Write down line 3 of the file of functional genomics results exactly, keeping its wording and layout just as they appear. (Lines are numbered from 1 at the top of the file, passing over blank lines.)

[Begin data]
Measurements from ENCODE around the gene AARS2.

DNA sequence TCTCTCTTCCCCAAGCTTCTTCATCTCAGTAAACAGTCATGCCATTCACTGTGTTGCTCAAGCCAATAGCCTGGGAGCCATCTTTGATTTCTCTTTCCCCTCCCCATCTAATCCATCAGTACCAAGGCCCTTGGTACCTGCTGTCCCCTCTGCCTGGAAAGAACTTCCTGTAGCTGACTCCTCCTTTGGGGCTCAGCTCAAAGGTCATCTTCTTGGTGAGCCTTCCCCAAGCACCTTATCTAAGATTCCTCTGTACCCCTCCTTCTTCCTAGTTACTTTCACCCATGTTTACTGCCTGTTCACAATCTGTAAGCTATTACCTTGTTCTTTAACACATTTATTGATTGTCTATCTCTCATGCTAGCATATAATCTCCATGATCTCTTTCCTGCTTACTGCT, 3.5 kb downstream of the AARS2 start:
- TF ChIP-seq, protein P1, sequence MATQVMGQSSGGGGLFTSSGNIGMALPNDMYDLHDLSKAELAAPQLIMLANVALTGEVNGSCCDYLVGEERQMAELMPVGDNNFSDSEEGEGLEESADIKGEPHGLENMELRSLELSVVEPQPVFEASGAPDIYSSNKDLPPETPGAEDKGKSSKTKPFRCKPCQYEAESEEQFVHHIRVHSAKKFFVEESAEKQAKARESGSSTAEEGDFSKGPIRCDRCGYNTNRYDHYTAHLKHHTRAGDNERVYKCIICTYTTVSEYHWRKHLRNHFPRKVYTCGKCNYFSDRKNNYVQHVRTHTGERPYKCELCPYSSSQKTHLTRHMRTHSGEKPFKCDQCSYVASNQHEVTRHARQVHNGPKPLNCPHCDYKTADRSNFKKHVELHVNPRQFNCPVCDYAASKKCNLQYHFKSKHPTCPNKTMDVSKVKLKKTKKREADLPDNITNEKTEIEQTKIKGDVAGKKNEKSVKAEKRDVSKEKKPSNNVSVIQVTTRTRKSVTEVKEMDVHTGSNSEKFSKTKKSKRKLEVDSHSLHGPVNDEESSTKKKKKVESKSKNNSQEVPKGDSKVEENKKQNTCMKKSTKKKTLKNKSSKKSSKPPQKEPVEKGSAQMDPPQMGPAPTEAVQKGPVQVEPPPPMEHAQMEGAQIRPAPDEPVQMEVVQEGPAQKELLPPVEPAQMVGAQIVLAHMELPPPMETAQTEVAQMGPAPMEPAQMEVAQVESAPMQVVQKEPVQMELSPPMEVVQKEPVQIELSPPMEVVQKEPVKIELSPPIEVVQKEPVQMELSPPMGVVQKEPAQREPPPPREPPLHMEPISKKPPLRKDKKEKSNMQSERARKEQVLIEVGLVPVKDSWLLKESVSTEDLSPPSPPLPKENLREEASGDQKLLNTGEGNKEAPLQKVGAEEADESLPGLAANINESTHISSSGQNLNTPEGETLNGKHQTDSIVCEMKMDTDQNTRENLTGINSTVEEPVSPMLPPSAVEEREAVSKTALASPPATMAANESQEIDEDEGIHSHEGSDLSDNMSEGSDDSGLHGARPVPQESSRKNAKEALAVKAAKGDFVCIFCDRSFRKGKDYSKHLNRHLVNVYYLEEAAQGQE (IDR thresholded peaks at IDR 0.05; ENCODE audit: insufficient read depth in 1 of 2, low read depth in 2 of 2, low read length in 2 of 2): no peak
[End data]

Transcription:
- TF ChIP-seq, protein P1, sequence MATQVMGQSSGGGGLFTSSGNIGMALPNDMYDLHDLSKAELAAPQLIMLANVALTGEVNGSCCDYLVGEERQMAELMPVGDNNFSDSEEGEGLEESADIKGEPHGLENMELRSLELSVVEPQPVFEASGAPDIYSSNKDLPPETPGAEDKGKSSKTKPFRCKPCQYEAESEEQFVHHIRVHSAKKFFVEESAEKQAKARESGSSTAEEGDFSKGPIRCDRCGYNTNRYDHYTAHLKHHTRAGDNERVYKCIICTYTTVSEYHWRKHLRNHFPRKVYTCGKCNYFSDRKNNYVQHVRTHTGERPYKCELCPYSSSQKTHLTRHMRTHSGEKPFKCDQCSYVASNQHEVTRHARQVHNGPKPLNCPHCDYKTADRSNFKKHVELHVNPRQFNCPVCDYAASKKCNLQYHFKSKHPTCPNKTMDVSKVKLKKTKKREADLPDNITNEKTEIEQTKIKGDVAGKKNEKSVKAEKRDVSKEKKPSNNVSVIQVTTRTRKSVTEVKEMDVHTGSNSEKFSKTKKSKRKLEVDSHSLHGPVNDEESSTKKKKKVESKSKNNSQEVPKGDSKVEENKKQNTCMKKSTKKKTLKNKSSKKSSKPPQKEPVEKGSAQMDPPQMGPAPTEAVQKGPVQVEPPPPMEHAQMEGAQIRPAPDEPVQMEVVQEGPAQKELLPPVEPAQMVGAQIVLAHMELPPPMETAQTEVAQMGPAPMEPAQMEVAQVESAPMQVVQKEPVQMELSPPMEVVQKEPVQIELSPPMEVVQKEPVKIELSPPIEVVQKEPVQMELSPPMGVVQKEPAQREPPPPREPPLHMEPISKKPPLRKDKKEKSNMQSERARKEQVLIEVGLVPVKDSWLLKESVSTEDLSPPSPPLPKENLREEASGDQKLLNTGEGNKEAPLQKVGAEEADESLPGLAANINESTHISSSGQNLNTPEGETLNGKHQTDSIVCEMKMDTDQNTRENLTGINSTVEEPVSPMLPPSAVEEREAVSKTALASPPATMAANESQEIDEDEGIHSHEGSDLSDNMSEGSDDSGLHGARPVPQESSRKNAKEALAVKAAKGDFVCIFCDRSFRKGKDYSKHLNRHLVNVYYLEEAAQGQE (IDR thresholded peaks at IDR 0.05; ENCODE audit: insufficient read depth in 1 of 2, low read depth in 2 of 2, low read length in 2 of 2): no peak